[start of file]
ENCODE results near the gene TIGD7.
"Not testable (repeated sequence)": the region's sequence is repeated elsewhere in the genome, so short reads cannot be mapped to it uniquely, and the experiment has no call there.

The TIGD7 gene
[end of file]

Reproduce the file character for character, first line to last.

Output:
ENCODE results near the gene TIGD7.
"Not testable (repeated sequence)": the region's sequence is repeated elsewhere in the genome, so short reads cannot be mapped to it uniquely, and the experiment has no call there.

The TIGD7 gene